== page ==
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Rudy Giuliani let slip a stunning admission about Trump’s criminal hush money payments — and it almost went unnoticed

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Rudy Giuliani, President Donald Trump’s lawyer, may end up being the strongest witness against president we’ve seen thus far. He just may not realize it yet.

In his short stint as Trump’s legal defense attorney, his embarrassing habits have not just been a spectacle — they’ve seemed to raise serious legal problems for the president.

The case where his behavior has seemed most damaging has been in the Stormy Daniels and Karen McDougal hush money cases, for which Trump’s former fixer Michael Cohen has been sentenced to prison. Speaking with “Fox & Friends” on May 3 about the Daniels allegations, Giuliani said, “Imagine if that came out of October 15, 2016, in the middle of the last debate with Hillary Clinton . . . Cohen didn’t even ask. Cohen made it go away. He did his job.”

This implied, clearly, that the payment was a campaign contribution — as Cohen, the parent company of the National Enquirer, and federal prosecutors have all said — which is why it was illegal.

Since Cohen pleaded guilty to the crimes, the president’s team has tried to claim the hush money payments weren’t campaign contributions. But as Washington Post reporter Aaron Blake pointed out Monday, Giuliani’s Sunday ABC News interview actually undermined this argument.

Giuliani tried to claim that, as long as the payments were made for a reason other than the campaign, then they wouldn’t run afoul of election law.

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“If there’s another purpose, it’s no longer a campaign contribution — if there’s a personal purpose,” said Giuliani.

But Blake explained why this is wrong:

The law does not say that a campaign finance violation exists only if the “sole purpose” of it is to affect a campaign. In fact, it says a contribution is “any gift, subscription, loan, advance, or deposit of money or anything of value made by any person for the purpose of influencing any election for Federal office.” This definition doesn’t carve out exceptions for things that were also for personal purposes (indeed, if that were the case, basically nothing would qualify). Instead, it says anything with a campaign benefit is a contribution.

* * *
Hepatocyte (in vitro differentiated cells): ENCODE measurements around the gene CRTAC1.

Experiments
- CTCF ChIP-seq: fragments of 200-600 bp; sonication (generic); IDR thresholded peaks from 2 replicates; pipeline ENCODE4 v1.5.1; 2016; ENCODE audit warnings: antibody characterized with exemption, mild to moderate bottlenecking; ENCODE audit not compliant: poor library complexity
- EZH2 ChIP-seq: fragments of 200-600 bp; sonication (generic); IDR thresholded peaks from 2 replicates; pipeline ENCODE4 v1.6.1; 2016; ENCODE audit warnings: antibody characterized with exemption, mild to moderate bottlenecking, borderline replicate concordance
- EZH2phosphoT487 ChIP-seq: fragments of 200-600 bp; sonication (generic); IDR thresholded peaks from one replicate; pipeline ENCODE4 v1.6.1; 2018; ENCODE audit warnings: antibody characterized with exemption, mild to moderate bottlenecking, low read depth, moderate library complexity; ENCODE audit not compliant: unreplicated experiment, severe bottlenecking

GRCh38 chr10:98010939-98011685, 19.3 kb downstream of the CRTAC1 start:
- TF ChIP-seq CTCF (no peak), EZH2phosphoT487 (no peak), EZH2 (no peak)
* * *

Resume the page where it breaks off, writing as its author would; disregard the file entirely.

So clearly, Giuliani doesn’t understand the law in question. But even worse, his comments appear to be an admission that helping the campaign was a clear purpose of the payment.

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When, during his ABC New interview, George Stephanopoulos said that the AMI payment to Karen McDougal would be “clearly illegal” as a campaign contribution, Giuliani said, “No, it would not be.”

He continued: “It’s not a contribution. It’s not a contribution if it’s intended for a purpose in addition to the campaign purpose.”

This would seem to be a clear admission that the AMI payment was made, at least in part, for a campaign purpose. Since Giuliani is wrong that any additional purpose excludes the payment from being a campaign contribution, it seems nearly certain that he just admitted his client broke the law.

Watch the clip below:

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Trump accuses newspaper of ‘virtual act of treason’ for reporting on a story that made him look awful

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President Donald Trump attacked an American newspaper for reporting a story that made him look bad.

"Do you believe that the Failing New York Times just did a story stating that the United States is substantially increasing Cyber Attacks on Russia. (sic) This is a virtual act of Treason by a once great paper so desperate for a story, any story, even if bad for our Country ... also, not true," the commander-in-chief tweeted on Saturday evening.

"Anything goes with our corrupt news media today," Trump argued.

"They will do, or say, whatever it takes, with not even the slightest thought of consequence," he continued.

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Alt-Right headed to court — the ‘serious injuries’ inflicted on two sisters could cost white nationalists $10 million

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Some of the most prominent members of the Alt-Right are being sued by two sisters for $10 million.

Sisters Tadrint and Micah Washington filed a lawsuit after being seriously injured in the fatal Unite the Right rally in Charlottesville, the Daily Progress reported Saturday.

"The suit has since been narrowed to Fields, Kessler, Spencer, the National Policy Institute, William Regnery II, AltRight Corp., Mike Peinovich, Michael Hill, Matthew Heimbach, the Traditionalist Worker Party, the League of the South, Bradley Griffin, Vanguard America, Augustus Invictus, Chris Cantwell, Andrew Anglin, Moonbase Holdings, Identity Europa, Nathan Damigo and Elliott Kline," the newspaper reported.

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Man barricaded himself in Alexandria Ocasio-Cortez’s office in Queens

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The New York Police Department responded to a Saturday break-in at the Queens office of Rep. Alexandria Ocasio-Cortez by a 27-year-old man.

"The alleged trespasser barricaded himself in the 3rd floor office, hiding in a utility closet until police convinced him to come out," WPIX-TV reports.

"The man was taken to an area hospital for an evaluation. Charges against him are pending," ABC 7 reported.

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